• 5/18
neuroscience building
neuroscience building
Renderings of the new, state-of-the-art neuroscience research building in Jupiter.

Neuroscience has flourished so dramatically over the past two decades at FAU that the university has given it a home of its own.

Construction recently began on that home – FAU’s Neuroscience Research Building, a 58,000-square-foot, state-of-the-art building located on FAU’s Jupiter campus. The $35 million project will provide laboratory, lecture and small meeting space to support research, the hiring of new faculty, and rich educational experiences for trainees in neuroscience and its partner fields of biotechnology, bioengineering, bioinformatics/computer science, biochemistry and psychology. The building will also facilitate collaborations with FAU’s renowned research neighbors, the Scripps Research Institute and the Max Planck Florida Institute for Neuroscience, on FAU’s home turf.

With a projected Center for Comparative Medicine, a Center for Cellular Neuroimaging and a Center for Computational Neuroscience, the Neuroscience Research Building delivers a key component of the University’s Strategic Plan for the Race to Excellence, 2015–2025, where neuroscience was designated one of the four “pillars,” or key focus areas, for its investment in research and education.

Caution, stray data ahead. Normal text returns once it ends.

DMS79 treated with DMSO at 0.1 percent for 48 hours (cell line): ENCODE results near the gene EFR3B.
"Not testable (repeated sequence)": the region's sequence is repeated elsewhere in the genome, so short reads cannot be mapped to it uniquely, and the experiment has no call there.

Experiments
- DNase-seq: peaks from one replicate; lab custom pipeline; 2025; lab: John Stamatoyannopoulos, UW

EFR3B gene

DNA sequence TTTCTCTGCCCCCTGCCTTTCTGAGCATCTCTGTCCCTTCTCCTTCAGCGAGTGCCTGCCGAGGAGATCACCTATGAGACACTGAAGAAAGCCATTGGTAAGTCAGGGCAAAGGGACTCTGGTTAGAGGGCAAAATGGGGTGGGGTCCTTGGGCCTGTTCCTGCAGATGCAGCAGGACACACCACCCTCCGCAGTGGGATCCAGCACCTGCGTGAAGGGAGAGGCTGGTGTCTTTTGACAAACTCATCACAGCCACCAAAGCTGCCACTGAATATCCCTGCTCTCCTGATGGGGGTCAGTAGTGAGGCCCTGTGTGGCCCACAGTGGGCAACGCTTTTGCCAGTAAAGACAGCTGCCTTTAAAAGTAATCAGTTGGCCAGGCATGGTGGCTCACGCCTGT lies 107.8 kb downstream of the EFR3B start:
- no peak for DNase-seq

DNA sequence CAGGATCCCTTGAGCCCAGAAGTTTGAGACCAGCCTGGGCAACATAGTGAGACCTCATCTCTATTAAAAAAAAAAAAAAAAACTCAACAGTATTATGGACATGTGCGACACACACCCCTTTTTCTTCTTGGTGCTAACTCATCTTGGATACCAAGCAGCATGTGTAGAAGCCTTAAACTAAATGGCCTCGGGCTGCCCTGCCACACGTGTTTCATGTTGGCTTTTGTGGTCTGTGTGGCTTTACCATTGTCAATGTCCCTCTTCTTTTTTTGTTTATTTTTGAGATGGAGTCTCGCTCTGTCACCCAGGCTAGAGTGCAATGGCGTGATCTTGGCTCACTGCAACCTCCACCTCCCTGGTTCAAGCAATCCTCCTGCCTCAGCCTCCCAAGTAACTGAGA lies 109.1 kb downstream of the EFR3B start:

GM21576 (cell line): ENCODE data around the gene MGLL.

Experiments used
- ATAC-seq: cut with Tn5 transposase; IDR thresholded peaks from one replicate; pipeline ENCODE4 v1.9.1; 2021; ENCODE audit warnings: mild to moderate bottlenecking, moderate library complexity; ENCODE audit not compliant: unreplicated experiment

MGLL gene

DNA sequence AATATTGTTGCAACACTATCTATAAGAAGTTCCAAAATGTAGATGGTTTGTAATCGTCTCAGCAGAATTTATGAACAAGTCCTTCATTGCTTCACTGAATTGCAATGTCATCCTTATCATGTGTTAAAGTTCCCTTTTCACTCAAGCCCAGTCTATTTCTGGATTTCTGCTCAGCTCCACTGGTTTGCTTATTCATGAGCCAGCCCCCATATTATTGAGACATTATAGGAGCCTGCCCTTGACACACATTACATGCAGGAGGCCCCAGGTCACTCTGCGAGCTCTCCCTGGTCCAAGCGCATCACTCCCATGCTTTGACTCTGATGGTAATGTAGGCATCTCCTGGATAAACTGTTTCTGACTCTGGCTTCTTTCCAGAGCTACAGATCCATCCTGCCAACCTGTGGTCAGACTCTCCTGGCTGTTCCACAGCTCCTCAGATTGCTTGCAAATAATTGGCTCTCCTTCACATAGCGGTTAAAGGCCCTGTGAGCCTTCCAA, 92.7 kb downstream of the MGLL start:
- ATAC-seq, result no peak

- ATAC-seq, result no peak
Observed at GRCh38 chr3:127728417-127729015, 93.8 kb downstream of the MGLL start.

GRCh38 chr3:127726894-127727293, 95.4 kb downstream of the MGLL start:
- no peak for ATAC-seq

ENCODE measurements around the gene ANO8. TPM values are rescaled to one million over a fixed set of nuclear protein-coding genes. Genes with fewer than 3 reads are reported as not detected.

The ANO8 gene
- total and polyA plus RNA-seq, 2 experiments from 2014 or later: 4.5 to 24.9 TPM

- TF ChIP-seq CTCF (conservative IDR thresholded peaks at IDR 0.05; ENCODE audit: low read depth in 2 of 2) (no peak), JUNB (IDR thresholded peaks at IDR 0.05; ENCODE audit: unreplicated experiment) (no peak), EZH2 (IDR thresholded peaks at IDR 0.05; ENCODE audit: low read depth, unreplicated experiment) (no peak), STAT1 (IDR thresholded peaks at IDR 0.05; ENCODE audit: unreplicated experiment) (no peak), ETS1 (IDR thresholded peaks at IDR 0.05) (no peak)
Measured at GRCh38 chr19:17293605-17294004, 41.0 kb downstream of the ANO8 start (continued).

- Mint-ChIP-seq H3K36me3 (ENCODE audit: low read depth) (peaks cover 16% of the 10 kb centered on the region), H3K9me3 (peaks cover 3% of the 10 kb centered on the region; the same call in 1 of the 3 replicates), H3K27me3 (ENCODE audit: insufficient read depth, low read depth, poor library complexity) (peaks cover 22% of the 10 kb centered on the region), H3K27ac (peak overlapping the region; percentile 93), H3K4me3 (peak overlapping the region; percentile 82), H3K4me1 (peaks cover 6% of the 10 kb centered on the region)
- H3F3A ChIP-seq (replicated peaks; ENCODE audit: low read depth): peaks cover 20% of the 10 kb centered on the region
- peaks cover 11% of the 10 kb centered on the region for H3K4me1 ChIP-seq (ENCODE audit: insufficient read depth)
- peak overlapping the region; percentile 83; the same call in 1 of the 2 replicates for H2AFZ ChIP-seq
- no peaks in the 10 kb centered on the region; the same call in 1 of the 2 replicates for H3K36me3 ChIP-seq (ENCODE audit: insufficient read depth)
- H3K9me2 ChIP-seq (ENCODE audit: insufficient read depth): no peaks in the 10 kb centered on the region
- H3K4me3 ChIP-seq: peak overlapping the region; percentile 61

Expanded space for collaborative research can translate into growth in federal funding, employment opportunities and private grants. “The new building will allow us to recruit outstanding faculty and promote collaborations with existing scientists. The private sector will see the critical mass we possess in neuroscience and want to invest, not just in the activity within this facility, but more broadly across FAU,” said Randy Blakely, Ph.D., executive director of FAU’s Brain Institute and professor in the Charles E. Schmidt College of Medicine. “We see the research investments made here as a key piece in encouraging biotech companies to move into the area. We are certainly excited for the opportunity the new building presents — including the launch of new programs and centers,” he said. The new building will also be home to the Brain Institute’s new Program in Neuroimmunology and Glial Biology, directed by Ning, Ph.D., a professor in the College of QuanMedicine, and a leader in the field of psychoneuroimmunology.

Research on the interactions between the immune system, the central nervous system, and behavior in relation to brain cancer, brain trauma and fundamental brain mechanisms will complement work on brain disorders at the Center for Comparative Medicine, neural circuits at the Center for Cellular Neuroimaging, and analysis of large data sets at the Center for Computational Neuroscience.

Diversity is the key to the neuroscience ecosystem in Jupiter thriving. There’s diversity in the questions scientists ask, in their methods of scientific inquiry as well as their personal identities. The new building will take advantage of that diversity by opening its doors to new faculty bringing further expertise, and opportunities for high school students, undergrads and postdoctoral fellows to collaborate with world famous researchers, raise unanticipated questions, and possibly surprise discoveries that spring from offhand conversations over a lunch table in the new cafeteria. Contemplating the future, Blakely said, the Neuroscience Research Building can make contributions that range “from molecules to mankind — exciting times indeed.”       

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